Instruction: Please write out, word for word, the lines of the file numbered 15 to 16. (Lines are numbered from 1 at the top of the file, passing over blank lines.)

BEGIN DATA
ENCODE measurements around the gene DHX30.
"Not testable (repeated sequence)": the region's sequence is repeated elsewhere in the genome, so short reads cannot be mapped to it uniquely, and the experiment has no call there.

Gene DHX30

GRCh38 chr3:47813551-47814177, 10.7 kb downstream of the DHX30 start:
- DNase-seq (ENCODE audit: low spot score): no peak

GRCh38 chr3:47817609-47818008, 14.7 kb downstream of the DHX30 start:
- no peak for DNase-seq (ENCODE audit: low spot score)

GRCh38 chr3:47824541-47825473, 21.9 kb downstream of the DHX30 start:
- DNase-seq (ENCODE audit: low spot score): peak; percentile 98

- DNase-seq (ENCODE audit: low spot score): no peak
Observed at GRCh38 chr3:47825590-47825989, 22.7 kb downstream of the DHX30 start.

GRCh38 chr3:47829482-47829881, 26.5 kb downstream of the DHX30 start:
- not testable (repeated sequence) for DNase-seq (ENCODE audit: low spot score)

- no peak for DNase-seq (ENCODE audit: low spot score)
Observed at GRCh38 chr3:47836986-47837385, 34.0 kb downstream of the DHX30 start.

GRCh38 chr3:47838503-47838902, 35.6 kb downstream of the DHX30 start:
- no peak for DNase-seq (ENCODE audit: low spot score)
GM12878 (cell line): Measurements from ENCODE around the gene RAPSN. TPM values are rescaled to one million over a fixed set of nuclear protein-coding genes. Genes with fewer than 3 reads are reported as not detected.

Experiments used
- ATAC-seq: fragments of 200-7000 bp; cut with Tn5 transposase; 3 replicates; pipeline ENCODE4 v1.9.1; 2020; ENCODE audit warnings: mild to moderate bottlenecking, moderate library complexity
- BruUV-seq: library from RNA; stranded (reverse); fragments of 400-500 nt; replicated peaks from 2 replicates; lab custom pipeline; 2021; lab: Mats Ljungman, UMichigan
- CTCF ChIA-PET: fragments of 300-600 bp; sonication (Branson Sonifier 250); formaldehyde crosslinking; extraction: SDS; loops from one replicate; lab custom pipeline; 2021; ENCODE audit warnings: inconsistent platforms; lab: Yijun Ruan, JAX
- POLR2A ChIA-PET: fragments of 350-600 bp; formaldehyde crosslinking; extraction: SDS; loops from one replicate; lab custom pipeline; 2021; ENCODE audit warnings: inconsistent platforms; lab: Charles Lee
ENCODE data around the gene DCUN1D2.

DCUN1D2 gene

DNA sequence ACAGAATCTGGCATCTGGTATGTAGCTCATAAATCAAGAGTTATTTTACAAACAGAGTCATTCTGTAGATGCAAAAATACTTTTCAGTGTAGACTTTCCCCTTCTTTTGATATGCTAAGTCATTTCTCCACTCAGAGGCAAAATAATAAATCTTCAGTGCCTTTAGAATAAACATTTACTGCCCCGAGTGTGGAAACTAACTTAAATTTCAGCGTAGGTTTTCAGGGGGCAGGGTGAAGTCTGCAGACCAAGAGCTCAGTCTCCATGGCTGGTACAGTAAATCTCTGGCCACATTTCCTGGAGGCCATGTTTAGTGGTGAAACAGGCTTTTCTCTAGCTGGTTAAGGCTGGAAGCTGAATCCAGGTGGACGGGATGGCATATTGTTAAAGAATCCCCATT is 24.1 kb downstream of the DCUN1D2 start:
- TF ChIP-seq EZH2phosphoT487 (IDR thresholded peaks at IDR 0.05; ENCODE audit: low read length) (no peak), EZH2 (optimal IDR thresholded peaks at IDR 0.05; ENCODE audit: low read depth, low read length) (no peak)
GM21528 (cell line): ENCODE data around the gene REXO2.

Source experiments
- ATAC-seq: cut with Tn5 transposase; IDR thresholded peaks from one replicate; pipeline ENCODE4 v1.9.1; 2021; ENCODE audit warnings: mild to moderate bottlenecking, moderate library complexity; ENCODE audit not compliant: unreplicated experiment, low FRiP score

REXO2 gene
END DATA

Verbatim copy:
Observed at GRCh38 chr3:47836986-47837385, 34.0 kb downstream of the DHX30 start.

GRCh38 chr3:47838503-47838902, 35.6 kb downstream of the DHX30 start: